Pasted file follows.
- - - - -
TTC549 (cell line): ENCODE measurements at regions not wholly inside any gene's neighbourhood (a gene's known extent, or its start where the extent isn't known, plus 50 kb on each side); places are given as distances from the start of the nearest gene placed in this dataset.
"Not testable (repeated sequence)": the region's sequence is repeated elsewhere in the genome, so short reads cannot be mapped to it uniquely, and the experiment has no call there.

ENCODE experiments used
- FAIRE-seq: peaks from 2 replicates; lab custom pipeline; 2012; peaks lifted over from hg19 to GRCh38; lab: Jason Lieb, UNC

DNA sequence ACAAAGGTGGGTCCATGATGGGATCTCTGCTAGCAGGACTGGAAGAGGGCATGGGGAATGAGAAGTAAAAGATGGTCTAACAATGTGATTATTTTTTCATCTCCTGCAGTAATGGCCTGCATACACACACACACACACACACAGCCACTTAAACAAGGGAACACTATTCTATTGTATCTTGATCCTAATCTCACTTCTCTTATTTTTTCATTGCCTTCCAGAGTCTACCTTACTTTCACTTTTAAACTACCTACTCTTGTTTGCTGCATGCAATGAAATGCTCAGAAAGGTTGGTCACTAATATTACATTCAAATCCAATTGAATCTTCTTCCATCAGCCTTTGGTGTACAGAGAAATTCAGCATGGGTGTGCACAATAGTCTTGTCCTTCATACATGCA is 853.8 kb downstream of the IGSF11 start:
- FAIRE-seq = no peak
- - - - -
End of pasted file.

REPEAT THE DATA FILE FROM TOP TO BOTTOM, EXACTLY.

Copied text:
TTC549 (cell line): ENCODE measurements at regions not wholly inside any gene's neighbourhood (a gene's known extent, or its start where the extent isn't known, plus 50 kb on each side); places are given as distances from the start of the nearest gene placed in this dataset.
"Not testable (repeated sequence)": the region's sequence is repeated elsewhere in the genome, so short reads cannot be mapped to it uniquely, and the experiment has no call there.

ENCODE experiments used
- FAIRE-seq: peaks from 2 replicates; lab custom pipeline; 2012; peaks lifted over from hg19 to GRCh38; lab: Jason Lieb, UNC

DNA sequence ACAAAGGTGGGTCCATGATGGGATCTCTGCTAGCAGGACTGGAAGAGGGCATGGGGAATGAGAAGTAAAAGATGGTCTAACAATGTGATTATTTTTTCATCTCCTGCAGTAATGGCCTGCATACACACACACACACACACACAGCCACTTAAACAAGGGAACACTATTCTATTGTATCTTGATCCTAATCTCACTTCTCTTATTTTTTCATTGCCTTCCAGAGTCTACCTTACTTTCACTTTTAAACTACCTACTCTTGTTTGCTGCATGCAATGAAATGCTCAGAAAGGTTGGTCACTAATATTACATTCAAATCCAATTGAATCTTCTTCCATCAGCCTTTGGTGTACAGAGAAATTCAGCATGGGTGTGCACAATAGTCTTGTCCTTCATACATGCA is 853.8 kb downstream of the IGSF11 start:
- FAIRE-seq = no peak